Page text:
Contextual Competence: Multiple Manifestations Among Urban Adolescents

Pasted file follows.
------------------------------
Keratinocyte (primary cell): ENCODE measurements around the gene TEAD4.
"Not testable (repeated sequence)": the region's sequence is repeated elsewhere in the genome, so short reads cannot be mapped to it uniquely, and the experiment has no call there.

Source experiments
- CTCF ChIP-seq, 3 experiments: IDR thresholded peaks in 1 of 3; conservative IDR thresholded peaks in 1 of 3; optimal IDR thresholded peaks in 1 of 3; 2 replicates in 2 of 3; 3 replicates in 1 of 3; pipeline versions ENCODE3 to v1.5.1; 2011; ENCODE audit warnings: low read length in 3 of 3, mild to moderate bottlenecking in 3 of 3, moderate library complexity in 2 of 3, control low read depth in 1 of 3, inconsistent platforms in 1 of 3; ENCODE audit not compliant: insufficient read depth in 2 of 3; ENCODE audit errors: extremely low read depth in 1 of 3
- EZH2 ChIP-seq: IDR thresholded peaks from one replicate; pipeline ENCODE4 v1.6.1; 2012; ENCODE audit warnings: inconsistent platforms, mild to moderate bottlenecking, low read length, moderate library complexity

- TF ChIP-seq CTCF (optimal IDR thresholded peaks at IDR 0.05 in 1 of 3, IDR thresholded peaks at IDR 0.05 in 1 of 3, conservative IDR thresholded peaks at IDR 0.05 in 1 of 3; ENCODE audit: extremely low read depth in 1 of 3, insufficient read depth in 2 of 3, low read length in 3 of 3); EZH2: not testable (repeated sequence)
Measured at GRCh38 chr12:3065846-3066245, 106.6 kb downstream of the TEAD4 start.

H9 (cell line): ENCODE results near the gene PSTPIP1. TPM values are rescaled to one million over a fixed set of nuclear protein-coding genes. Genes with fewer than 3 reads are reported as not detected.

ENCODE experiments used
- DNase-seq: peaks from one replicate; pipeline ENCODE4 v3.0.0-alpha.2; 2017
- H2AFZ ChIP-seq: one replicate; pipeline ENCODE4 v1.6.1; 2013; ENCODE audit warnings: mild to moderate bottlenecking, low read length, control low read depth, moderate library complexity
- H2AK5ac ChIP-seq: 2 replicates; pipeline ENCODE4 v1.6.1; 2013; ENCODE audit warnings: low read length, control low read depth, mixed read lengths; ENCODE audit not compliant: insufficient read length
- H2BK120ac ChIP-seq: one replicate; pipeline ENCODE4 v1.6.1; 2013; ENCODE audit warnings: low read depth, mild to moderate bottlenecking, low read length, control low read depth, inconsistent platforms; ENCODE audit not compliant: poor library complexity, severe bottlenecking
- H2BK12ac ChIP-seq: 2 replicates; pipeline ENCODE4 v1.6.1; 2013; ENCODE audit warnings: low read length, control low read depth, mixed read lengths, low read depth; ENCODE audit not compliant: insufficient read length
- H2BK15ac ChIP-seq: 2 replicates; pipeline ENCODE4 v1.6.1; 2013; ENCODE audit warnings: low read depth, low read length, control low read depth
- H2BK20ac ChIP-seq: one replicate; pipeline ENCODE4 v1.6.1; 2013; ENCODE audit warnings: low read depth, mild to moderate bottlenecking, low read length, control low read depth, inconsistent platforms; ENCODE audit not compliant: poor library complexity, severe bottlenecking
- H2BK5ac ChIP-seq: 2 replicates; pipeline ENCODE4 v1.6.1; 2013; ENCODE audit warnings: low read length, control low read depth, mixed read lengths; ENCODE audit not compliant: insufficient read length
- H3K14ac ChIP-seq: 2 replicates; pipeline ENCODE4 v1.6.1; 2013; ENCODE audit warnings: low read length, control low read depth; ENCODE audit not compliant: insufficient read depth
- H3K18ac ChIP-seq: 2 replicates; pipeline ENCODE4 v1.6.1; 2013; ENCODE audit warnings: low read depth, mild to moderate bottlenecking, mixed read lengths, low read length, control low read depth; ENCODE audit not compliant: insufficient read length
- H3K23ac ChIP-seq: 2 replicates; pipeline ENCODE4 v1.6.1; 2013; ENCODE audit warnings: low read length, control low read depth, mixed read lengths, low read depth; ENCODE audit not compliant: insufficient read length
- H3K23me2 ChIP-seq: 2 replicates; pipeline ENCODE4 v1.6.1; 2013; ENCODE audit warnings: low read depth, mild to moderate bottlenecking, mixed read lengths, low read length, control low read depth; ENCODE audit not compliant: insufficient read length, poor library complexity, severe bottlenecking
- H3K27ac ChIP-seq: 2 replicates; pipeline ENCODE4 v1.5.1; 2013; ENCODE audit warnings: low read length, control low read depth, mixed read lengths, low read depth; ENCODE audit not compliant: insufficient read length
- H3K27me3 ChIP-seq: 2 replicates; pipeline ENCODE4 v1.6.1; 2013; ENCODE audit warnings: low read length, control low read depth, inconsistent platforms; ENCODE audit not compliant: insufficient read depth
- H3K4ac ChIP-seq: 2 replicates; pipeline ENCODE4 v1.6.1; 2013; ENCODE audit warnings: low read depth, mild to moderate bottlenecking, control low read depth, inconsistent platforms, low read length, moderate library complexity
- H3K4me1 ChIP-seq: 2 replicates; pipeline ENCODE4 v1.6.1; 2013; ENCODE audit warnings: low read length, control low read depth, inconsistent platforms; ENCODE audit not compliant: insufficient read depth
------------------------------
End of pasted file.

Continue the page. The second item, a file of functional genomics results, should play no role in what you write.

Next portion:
The authors develop and validate multidimensional and contextual profiles of competence among low-income, urban, middle adolescents (N = 560). The assessment of contextual competence was based on youth self-reports of involvement, performance, and relationship quality in the peer, school, athletic, employment, religious, and cultural contexts. A principal components analysis of these engagement indices revealed the six expected components with the addition of a component labeled self-in-context. To identify holistic, multidimensional profiles of contextual competence, scores along the seven domains were cluster analyzed. Nine clusters emerged, each representing a distinct constellation of youth experience. Profiles were associated with demographic variables and youth adjustment. Profiles reflecting high engagement in two or more contexts predicted higher self-esteem and lower depression. In contrast, profiles marked by high engagement in the contexts of athletics or employment predicted more serious delinquency. The authors discuss the implications of these findings for future research and intervention.